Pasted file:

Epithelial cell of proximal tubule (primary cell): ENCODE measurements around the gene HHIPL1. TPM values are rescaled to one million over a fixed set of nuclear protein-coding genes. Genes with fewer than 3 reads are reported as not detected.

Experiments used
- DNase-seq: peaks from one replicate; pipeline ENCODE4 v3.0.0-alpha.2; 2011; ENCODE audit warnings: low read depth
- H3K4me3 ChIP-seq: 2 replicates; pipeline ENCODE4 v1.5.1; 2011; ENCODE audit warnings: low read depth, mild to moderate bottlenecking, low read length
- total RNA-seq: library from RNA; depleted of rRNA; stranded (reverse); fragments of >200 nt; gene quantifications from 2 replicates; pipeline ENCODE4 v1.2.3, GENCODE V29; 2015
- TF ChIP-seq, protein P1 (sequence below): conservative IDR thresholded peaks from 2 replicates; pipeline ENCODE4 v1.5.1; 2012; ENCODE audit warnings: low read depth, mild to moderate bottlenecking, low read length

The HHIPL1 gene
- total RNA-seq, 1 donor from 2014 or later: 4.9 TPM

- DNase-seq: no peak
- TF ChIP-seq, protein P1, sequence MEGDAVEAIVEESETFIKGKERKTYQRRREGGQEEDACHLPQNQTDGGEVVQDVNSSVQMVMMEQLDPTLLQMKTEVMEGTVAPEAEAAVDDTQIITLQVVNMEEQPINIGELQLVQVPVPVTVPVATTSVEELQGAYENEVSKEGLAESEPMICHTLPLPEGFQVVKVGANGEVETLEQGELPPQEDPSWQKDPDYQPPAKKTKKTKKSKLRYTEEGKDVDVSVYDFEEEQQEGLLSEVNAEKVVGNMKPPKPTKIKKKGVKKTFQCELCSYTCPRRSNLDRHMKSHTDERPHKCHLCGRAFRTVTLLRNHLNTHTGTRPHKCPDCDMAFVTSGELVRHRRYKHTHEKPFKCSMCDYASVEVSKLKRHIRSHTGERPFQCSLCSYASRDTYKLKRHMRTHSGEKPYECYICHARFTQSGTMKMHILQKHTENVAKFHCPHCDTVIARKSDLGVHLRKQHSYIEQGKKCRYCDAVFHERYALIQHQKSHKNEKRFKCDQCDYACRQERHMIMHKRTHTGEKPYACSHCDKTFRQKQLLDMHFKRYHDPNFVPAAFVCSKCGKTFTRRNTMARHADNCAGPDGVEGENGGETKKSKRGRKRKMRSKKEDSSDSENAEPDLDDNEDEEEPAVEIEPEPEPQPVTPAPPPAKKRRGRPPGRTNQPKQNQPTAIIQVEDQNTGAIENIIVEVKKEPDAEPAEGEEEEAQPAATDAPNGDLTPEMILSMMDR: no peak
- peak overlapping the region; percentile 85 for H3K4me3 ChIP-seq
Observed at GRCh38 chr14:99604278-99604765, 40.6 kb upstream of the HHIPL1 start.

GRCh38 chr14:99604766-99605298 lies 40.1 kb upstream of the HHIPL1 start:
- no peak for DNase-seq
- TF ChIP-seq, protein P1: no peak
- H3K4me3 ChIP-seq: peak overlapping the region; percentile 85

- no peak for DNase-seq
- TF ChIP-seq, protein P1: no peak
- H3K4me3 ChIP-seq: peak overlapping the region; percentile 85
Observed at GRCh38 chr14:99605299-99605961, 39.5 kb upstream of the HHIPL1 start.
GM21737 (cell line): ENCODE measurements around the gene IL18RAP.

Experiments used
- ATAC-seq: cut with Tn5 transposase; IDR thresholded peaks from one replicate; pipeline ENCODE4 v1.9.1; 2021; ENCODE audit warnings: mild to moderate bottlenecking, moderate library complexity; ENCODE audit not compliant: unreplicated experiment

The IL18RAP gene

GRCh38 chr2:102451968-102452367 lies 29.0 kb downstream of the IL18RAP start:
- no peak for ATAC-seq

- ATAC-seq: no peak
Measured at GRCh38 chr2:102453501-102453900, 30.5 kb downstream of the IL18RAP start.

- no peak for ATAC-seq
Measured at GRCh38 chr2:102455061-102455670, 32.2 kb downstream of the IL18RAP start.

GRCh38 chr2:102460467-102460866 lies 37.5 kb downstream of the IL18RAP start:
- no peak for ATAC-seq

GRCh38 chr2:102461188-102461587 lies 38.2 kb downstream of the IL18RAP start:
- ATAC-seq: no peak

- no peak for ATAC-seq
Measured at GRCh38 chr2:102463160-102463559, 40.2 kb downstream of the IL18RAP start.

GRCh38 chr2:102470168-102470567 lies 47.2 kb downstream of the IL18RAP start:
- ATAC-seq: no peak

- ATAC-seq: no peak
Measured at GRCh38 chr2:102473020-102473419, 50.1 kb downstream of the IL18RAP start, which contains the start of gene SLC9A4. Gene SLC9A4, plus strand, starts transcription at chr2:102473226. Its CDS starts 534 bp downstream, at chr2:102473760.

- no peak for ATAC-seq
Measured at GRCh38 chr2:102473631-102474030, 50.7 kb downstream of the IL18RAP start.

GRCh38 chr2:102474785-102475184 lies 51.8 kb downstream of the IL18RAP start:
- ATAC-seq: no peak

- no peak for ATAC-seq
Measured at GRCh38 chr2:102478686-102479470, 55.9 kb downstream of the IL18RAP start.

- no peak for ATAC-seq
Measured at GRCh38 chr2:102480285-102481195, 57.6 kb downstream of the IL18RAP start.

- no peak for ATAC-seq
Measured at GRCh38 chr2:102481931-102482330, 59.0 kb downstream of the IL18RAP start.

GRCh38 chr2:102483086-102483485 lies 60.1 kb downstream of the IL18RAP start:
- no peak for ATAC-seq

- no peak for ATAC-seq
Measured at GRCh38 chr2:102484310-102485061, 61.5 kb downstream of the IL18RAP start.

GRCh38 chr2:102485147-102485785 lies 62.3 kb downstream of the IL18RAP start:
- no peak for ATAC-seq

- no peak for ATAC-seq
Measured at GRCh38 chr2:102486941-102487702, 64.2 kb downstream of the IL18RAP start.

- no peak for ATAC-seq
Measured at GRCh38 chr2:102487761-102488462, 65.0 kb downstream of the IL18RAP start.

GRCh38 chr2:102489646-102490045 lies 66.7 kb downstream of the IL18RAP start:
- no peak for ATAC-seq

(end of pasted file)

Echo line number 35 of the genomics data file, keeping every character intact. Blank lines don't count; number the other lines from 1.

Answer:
- no peak for ATAC-seq